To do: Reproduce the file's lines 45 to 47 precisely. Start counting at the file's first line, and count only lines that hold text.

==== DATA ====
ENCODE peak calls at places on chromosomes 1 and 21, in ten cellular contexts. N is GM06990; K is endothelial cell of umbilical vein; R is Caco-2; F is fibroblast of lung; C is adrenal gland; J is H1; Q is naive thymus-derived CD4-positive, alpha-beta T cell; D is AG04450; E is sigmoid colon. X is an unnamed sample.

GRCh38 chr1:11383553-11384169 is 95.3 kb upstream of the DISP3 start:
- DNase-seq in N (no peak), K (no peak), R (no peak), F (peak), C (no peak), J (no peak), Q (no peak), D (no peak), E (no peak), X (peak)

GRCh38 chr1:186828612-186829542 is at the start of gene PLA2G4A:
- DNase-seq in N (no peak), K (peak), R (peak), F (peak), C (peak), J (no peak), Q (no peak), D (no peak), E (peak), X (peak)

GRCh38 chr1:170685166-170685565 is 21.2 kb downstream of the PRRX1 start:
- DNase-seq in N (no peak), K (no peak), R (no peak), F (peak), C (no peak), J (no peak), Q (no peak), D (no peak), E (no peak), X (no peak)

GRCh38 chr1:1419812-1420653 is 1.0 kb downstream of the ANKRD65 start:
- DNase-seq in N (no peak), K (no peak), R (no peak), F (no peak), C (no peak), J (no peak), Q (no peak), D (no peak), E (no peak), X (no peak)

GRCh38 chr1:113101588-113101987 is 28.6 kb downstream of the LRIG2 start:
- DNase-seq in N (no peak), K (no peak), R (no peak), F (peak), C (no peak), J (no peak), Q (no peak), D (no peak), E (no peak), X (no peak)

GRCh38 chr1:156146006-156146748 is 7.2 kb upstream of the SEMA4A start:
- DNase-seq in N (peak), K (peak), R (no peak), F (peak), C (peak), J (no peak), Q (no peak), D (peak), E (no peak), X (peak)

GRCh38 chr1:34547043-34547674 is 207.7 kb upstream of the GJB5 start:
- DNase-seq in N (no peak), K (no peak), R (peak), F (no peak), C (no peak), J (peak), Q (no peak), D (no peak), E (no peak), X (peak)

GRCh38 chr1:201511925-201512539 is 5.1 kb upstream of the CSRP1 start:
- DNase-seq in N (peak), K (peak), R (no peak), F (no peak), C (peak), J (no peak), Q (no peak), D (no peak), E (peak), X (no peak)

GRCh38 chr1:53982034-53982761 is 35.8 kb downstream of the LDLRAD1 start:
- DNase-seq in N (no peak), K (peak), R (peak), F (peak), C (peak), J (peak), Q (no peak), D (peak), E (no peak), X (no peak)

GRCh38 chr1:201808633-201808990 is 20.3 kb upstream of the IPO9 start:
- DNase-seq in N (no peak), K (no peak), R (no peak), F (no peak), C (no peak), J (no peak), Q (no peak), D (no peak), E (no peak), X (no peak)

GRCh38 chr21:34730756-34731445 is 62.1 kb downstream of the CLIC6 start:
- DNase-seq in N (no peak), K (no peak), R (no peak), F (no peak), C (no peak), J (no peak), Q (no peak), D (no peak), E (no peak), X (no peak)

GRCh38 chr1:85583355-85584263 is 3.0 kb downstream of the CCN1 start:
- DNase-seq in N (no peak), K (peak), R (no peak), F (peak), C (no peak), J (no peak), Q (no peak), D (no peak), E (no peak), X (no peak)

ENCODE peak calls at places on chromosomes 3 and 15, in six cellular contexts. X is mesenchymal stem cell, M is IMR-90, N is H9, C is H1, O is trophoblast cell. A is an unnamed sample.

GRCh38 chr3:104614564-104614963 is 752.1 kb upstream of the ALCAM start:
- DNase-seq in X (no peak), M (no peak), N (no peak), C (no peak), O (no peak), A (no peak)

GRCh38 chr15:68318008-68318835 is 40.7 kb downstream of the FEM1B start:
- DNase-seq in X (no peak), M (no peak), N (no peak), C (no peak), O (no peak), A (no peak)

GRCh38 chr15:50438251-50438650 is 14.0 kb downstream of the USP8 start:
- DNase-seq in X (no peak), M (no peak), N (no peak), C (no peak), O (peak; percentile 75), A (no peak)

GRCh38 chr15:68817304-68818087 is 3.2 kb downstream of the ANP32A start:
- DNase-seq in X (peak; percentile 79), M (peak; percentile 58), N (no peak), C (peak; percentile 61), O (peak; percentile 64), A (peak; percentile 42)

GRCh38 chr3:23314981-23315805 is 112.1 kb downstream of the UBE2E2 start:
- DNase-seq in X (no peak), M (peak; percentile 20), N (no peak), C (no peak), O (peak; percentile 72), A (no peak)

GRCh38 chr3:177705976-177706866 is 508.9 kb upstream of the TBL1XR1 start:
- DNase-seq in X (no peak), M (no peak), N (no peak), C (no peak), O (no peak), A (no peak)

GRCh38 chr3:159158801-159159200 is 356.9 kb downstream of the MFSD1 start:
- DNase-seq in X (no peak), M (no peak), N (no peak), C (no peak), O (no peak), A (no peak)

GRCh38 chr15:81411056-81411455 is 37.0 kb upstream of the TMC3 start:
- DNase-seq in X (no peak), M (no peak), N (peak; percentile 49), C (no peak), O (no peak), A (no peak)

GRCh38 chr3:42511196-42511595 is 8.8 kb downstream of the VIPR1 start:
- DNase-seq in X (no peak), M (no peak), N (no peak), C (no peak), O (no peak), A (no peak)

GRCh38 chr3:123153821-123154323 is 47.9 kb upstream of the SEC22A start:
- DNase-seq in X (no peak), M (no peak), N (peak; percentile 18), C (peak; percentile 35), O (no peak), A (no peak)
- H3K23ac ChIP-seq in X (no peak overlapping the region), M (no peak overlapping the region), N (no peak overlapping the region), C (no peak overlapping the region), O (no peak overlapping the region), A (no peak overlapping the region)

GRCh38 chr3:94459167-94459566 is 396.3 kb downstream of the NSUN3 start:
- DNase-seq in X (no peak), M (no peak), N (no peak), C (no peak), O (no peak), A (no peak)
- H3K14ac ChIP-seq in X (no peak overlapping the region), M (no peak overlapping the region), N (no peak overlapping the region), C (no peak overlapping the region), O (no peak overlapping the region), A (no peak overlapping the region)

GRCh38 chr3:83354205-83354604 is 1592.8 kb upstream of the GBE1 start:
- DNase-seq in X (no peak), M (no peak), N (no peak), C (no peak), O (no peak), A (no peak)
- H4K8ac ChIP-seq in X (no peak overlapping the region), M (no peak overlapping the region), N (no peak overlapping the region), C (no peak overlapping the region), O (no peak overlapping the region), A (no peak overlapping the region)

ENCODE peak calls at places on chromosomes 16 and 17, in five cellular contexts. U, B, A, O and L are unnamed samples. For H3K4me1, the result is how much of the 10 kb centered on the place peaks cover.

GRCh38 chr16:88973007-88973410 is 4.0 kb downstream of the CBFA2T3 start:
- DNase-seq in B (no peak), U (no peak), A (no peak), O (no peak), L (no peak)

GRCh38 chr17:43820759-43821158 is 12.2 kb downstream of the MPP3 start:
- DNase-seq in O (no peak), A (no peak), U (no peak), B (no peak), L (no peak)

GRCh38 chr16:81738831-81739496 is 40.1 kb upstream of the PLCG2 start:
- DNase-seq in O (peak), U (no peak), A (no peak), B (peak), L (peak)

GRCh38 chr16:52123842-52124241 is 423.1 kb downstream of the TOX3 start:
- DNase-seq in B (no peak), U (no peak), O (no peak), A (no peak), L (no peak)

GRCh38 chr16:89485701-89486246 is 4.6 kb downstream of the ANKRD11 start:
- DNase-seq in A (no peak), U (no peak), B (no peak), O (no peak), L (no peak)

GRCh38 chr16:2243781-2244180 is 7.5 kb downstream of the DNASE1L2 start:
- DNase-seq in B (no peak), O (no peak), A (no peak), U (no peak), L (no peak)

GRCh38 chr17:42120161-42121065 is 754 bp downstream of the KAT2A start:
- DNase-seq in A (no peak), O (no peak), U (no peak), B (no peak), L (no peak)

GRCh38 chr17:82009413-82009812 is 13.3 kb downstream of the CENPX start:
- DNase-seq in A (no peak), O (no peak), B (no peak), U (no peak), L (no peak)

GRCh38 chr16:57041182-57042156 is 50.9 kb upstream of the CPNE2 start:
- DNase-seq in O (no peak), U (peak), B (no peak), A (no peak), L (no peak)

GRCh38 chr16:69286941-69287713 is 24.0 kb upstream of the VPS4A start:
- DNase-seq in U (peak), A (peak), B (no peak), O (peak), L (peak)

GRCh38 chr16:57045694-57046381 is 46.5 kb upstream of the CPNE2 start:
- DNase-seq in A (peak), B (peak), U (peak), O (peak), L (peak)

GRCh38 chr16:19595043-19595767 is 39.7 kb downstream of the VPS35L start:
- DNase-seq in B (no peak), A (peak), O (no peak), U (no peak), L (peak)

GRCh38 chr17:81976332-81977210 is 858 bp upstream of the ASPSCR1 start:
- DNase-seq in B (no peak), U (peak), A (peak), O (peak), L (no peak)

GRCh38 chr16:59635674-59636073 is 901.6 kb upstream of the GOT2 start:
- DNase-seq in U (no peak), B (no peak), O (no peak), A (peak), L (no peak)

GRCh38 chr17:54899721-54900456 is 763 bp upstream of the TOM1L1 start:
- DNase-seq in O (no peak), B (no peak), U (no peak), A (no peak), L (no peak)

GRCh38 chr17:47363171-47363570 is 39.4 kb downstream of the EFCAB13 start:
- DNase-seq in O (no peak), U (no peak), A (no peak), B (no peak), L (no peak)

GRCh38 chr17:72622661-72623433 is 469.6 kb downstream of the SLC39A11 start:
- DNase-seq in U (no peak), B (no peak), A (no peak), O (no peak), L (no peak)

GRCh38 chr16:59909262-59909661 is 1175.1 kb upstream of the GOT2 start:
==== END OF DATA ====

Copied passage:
GRCh38 chr3:123153821-123154323 is 47.9 kb upstream of the SEC22A start:
- DNase-seq in X (no peak), M (no peak), N (peak; percentile 18), C (peak; percentile 35), O (no peak), A (no peak)
- H3K23ac ChIP-seq in X (no peak overlapping the region), M (no peak overlapping the region), N (no peak overlapping the region), C (no peak overlapping the region), O (no peak overlapping the region), A (no peak overlapping the region)